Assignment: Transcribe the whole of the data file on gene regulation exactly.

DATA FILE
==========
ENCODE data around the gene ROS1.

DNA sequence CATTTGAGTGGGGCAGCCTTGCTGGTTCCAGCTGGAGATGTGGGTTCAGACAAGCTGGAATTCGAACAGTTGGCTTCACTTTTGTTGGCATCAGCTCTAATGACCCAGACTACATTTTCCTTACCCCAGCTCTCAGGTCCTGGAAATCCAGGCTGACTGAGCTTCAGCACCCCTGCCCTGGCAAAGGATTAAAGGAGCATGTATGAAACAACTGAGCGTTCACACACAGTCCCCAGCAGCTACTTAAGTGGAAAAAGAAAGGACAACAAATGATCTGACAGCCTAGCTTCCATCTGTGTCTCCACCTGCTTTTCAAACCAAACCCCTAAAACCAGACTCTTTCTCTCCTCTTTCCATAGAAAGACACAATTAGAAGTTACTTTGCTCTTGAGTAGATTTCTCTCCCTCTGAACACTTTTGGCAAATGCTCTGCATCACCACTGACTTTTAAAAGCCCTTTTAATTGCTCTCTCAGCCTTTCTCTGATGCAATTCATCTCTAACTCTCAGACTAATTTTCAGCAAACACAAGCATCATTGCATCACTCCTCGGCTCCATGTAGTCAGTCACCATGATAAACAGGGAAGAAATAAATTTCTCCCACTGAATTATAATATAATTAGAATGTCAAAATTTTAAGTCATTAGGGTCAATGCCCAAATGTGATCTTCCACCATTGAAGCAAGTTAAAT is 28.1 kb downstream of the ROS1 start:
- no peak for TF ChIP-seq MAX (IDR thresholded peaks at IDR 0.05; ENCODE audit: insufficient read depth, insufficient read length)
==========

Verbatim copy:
ENCODE data around the gene ROS1.

DNA sequence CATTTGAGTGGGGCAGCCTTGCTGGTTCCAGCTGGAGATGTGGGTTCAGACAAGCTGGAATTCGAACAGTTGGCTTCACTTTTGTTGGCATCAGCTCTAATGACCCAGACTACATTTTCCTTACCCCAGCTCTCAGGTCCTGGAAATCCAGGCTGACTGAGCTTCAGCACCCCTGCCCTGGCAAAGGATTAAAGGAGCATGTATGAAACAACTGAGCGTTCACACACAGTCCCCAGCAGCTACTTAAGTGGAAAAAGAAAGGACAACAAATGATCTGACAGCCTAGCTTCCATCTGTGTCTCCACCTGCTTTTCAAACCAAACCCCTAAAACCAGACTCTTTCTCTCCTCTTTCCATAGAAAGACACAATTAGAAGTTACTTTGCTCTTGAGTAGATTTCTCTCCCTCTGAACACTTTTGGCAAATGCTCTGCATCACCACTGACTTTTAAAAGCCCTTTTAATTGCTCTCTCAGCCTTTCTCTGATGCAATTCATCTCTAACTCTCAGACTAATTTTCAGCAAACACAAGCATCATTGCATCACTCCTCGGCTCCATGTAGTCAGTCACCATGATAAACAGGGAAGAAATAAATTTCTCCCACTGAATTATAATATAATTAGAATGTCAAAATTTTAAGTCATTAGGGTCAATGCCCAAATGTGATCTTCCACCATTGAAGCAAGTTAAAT is 28.1 kb downstream of the ROS1 start:
- no peak for TF ChIP-seq MAX (IDR thresholded peaks at IDR 0.05; ENCODE audit: insufficient read depth, insufficient read length)